A popular gaze upon the arts in Trinidad and Tobago holds them within the framework of “soft” practices, in contrast to more preferred ways of knowing – of making sense of the world in which we live. This stance is a factor in a sustained chasm between art and the wider society. How to suture this split? How to throw art practice into sharp relief so its nuances might be unpacked, illuminated and addressed? On March 9, 2017, Articulate CARIBBEAN was launched, with support from the British Council, as a means of attending to these questions. Articulate CARIBBEAN is a project by cultural studies scholar and writer Marsha Pearce, in collaboration with Medulla Art Gallery, an institution located in Trinidad’s capital city. It is a biannual public programme of conversations and presentations aimed at creating a space for expressing and debating crucial issues in visual culture. The word “articulate” also means to form a joint or connection. Articulate CARIBBEAN seeks to reinforce articulations of art with Caribbean societies.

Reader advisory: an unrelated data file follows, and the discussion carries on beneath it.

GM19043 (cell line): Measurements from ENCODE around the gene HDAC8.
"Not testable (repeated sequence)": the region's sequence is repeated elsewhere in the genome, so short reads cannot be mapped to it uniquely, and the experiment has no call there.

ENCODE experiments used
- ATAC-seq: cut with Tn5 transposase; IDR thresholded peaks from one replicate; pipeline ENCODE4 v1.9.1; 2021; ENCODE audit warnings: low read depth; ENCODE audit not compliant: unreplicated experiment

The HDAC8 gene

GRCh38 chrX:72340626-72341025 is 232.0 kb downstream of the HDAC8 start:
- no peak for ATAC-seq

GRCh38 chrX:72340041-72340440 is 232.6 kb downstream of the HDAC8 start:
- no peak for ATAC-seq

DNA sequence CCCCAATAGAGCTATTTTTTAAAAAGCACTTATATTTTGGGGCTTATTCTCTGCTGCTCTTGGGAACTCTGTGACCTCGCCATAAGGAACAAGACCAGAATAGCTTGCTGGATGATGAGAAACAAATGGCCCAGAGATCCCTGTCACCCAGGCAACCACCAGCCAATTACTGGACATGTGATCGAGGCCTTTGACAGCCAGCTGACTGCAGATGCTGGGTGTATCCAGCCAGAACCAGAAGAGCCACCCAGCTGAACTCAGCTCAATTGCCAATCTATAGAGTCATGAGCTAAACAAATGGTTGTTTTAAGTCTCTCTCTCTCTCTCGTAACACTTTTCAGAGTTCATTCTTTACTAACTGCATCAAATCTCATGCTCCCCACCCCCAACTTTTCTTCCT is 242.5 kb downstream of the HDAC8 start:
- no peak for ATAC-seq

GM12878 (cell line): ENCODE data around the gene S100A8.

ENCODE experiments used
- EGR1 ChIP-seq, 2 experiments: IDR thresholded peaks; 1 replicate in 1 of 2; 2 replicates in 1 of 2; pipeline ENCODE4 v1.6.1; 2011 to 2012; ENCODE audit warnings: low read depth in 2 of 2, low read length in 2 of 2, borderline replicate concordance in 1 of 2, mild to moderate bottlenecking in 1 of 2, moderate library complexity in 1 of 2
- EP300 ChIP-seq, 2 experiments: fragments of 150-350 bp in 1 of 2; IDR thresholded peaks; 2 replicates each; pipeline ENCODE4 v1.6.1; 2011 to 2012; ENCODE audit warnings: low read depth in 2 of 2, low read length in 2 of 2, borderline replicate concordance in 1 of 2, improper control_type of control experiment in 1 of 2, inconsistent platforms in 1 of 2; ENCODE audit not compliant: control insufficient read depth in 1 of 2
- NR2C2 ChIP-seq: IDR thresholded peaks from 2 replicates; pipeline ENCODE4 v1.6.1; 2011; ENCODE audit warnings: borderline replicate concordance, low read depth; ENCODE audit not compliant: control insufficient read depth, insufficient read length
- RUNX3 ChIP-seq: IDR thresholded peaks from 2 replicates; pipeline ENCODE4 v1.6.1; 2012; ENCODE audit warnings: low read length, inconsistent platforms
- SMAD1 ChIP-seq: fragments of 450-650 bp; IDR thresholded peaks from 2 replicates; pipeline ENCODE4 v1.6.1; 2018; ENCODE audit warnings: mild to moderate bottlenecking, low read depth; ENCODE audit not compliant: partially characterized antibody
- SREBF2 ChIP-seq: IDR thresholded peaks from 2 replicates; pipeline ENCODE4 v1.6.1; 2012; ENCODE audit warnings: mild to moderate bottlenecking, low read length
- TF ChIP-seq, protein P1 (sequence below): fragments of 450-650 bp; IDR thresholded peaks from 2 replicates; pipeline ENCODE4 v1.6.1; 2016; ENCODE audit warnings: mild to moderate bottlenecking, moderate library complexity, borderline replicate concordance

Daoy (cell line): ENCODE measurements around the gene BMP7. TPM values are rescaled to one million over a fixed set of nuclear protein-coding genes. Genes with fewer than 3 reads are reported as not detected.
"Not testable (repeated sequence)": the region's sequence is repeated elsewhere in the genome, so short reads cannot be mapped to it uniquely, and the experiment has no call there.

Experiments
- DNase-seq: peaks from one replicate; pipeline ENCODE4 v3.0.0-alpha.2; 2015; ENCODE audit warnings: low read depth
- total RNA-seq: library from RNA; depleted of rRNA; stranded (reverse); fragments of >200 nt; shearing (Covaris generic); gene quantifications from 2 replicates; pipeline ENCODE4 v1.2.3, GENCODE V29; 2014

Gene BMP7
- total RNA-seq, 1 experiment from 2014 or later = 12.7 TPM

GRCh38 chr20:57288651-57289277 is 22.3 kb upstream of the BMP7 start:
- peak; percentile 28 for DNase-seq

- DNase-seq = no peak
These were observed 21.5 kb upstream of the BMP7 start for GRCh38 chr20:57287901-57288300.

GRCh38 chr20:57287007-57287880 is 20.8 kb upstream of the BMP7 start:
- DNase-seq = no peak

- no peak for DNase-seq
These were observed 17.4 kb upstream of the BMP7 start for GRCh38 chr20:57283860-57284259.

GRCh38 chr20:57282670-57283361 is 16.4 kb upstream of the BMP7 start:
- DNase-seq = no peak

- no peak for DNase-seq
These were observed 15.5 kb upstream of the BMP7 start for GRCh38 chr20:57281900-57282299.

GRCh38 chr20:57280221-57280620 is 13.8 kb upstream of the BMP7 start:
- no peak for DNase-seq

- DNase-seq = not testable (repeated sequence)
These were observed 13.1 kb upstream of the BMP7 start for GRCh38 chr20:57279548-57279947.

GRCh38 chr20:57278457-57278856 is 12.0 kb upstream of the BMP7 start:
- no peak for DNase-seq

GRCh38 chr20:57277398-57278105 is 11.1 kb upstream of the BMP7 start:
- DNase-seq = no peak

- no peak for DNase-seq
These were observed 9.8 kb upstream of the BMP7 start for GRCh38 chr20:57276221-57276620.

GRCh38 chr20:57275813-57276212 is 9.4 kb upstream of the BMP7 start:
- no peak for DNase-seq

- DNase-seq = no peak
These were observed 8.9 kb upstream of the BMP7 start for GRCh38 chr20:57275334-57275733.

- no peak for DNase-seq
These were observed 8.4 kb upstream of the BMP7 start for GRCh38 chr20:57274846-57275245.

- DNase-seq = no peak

The inaugural event articulated spaces across the Atlantic Ocean, linking the UK with the Caribbean. Mary Bourne, a sculptor and chair of the board of Deveron Projects in Huntly, Scotland was invited to speak about the 50/50 philosophy and related art methodologies underpinning the work of the Scottish arts organisation. The notion of a 50/50 approach resonated with Pearce, who was introduced to Deveron Projects during her visit to Scotland in 2016 as part of the Momentum international delegates programme. She was among a number of cultural instigators invited to experience the Edinburgh Art Festival. Pearce saw an opportunity to build on a fifty-fifty conversation she started with the team at Medulla in 2016 – a discussion triggered by Trinidadian artist Wendy Nanan who told audiences: “Your reaction is just as important as my reaction…Fifty per cent of the work is your response.” The idea to have a representative of Deveron Projects share outlooks on art, in a public forum in the Caribbean, is an outcome of Pearce’s trip.